3D printed coral reefs to help marine life recover

Israeli researchers have placed 3D-printed coral reefs in marine environments to help curb the devastation of global reefs.

The world’s coral reefs are disappearing. Factors such as global warming and accelerated urbanization of coastal areas are putting enormous pressure on marine life and damaging coral ecosystems. 3D printing could be a solution.

In an article published in Total Environmental Scienceresearchers from four of Israel’s leading universities – Bar-Ilan U, Technion, University of Haifa and Tel Aviv University – have highlighted a 3D printing method they developed to help preserve coral reefs.

The research project is based on the natural structure of coral reefs off the Israeli coastal city of Eilat, but the model is adaptable to other marine environments and could help curb the reef devastation plaguing coral ecosystems around the world. whole world.

“The rapid decline of coral reefs has increased the need to explore interdisciplinary methods for reef restoration,” explained research team member Natalie Levy.

“Examining how to conserve coral reef biodiversity is a key issue, but there is also an urgent need to invest in technologies that can improve the coral ecosystem and our understanding of the reef environment.”

The 3D process begins with the digitization of thousands of underwater photographs of coral reefs. From this visual information, a three-dimensional model of the reef is assembled. The design of the model takes into account the complex shape of the reef and how this shape promotes the evolution of reef species diversity.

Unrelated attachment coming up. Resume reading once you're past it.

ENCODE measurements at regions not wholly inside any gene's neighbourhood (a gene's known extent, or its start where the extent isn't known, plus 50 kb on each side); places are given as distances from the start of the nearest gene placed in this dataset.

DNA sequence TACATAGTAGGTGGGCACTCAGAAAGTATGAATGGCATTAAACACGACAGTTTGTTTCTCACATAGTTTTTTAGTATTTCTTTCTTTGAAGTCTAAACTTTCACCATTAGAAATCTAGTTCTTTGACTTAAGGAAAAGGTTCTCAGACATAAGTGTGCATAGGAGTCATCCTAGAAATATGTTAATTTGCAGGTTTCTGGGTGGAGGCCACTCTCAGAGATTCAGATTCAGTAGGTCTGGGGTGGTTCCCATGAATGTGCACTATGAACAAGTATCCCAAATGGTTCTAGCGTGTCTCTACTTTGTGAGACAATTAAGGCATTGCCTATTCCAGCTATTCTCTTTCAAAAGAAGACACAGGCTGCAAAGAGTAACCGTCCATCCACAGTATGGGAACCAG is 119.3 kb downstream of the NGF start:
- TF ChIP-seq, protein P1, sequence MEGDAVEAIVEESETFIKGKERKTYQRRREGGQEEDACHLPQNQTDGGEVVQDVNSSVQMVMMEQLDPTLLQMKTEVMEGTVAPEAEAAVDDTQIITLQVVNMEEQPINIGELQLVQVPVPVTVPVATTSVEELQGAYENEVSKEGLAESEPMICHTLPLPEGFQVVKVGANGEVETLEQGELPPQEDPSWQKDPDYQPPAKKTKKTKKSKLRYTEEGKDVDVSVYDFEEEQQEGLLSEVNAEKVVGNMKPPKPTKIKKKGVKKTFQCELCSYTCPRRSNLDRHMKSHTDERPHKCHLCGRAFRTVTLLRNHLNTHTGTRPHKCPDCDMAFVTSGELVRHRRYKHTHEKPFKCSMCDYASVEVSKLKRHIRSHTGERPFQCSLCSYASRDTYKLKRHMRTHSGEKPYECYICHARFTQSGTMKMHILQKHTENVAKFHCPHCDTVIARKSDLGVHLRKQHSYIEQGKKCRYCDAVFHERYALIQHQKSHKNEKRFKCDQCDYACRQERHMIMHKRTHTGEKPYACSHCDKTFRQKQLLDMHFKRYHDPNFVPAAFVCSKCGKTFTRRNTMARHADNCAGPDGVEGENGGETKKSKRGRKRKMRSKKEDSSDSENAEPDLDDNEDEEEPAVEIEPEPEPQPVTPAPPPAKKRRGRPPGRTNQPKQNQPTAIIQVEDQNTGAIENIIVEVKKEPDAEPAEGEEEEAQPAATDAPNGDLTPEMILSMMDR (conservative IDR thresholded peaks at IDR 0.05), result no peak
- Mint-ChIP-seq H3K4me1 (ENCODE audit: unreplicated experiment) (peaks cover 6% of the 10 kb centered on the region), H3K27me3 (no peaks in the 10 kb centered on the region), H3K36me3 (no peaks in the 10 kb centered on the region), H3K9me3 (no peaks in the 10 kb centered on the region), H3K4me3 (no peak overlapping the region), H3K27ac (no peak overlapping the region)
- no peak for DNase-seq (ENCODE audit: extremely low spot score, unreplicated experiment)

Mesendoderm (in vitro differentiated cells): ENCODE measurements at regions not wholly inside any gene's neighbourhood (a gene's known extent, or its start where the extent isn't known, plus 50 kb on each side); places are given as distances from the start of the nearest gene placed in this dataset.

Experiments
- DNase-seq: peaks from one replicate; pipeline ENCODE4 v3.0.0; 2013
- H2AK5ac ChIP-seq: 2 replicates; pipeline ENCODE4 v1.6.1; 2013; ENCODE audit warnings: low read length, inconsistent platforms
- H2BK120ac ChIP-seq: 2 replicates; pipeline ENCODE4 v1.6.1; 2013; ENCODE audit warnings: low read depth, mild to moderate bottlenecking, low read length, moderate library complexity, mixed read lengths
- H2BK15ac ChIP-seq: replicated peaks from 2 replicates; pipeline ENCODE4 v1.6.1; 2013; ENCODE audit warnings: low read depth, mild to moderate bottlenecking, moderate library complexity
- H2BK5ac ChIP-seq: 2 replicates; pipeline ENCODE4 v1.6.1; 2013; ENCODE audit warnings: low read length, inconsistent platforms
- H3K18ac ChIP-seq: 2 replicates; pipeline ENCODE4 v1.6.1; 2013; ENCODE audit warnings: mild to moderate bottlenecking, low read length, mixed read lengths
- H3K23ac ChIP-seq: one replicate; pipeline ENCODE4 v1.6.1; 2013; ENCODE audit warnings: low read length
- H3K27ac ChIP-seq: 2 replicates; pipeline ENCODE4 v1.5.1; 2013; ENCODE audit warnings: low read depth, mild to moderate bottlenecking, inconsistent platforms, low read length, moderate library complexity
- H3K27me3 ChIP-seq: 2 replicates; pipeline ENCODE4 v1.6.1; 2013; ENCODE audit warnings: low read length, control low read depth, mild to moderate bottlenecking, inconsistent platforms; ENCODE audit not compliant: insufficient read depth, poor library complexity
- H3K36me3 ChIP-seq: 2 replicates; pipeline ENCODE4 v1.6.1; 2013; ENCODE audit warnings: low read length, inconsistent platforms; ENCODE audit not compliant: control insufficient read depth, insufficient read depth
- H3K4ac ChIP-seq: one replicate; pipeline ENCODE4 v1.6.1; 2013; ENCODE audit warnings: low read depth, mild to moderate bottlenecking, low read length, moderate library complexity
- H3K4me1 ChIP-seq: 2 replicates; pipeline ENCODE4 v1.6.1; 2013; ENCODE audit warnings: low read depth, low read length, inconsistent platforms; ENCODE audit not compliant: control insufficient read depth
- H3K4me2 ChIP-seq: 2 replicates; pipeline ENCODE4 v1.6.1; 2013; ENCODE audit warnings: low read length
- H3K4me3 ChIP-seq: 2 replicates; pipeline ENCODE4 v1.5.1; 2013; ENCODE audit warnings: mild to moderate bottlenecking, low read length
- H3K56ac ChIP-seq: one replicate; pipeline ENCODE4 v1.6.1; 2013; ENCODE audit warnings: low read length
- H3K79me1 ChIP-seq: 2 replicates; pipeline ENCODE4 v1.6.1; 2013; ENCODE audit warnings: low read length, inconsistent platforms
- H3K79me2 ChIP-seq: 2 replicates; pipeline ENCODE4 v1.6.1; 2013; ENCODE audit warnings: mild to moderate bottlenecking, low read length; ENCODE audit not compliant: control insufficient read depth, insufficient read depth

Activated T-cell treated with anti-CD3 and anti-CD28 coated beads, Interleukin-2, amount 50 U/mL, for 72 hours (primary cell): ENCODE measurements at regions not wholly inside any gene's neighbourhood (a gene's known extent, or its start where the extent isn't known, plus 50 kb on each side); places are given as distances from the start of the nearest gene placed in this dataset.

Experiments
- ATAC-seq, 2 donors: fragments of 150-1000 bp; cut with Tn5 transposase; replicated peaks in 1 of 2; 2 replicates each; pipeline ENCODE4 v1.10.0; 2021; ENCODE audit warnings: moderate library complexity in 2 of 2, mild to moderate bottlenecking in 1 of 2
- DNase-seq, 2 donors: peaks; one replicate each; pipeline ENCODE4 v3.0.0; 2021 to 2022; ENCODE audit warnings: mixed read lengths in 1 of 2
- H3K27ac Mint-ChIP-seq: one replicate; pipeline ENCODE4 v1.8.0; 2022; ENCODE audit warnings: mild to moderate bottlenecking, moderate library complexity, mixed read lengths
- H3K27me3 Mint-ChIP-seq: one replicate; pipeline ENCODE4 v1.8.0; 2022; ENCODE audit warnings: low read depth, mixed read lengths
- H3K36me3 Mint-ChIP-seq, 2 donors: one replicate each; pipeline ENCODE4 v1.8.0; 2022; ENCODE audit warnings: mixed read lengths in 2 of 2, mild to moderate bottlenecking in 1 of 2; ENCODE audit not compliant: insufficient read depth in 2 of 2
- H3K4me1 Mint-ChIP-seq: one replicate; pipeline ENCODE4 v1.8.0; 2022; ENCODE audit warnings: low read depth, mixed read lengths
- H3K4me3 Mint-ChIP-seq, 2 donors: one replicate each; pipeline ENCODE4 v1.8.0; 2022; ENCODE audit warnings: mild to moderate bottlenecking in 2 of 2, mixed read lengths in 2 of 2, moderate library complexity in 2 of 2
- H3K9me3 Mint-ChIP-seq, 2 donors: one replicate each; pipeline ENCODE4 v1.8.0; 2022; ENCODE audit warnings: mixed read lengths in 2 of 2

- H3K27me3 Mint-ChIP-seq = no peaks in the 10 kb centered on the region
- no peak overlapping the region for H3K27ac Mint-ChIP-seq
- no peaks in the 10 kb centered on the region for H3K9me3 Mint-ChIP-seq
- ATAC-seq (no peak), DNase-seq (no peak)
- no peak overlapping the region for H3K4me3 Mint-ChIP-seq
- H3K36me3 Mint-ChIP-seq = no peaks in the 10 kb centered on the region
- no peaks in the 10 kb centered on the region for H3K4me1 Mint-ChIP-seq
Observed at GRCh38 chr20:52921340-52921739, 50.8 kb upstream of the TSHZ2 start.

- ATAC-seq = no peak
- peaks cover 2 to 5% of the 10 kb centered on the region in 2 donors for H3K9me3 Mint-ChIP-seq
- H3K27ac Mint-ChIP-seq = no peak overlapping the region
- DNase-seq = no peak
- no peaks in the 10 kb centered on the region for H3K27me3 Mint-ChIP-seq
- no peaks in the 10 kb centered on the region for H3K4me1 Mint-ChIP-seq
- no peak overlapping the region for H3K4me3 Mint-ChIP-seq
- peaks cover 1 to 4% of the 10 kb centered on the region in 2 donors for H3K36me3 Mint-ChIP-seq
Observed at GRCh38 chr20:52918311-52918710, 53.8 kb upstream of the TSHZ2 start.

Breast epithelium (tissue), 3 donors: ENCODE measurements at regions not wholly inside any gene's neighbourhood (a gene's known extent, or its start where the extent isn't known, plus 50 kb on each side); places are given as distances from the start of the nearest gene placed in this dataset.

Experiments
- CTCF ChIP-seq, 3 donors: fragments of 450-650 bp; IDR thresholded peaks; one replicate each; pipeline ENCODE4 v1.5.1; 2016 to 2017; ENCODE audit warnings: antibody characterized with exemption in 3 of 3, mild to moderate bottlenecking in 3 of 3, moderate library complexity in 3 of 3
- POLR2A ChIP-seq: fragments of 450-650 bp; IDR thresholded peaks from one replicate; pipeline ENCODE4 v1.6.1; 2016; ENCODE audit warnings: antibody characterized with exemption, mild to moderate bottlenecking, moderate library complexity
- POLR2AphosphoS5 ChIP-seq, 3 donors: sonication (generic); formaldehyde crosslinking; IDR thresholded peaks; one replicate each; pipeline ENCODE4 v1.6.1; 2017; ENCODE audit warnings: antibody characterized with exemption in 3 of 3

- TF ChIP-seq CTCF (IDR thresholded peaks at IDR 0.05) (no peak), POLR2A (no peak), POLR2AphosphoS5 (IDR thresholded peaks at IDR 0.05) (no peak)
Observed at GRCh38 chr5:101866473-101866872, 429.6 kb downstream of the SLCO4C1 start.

By using a molecular method of collecting environmental genetic information, researchers are able to obtain precise data on reef organisms. This data is then fed into a 3D technology algorithm, building an interactive parametric model that fits the designated reef environment.

The last step is the 3D printing of a reef. The reefs are made of a unique ceramic that is naturally porous underwater, meeting the ideal building and restoration needs of the affected area.

“Three-dimensional printing with natural material facilitates the production of very complex and diverse units, which is not possible with the usual means of mold production,” said Professor Ezri Tarazi.

The model also allows the data to be fed back into the algorithm to verify the level of effectiveness and efficiency of the design after its implementation, based on the information collected during the process.

“Existing artificial reefs struggle to replicate the complexity of coral habitats and to host reef species that reflect natural environments,” Levy said. “We are introducing a new customizable 3D interface to produce scalable structures, using real data collected from coral ecosystems.”

There are currently several 3D printed reefs installed in the Gulf of Eilat and the researchers believe the results will help them apply the innovation to other reef ecosystems around the world.

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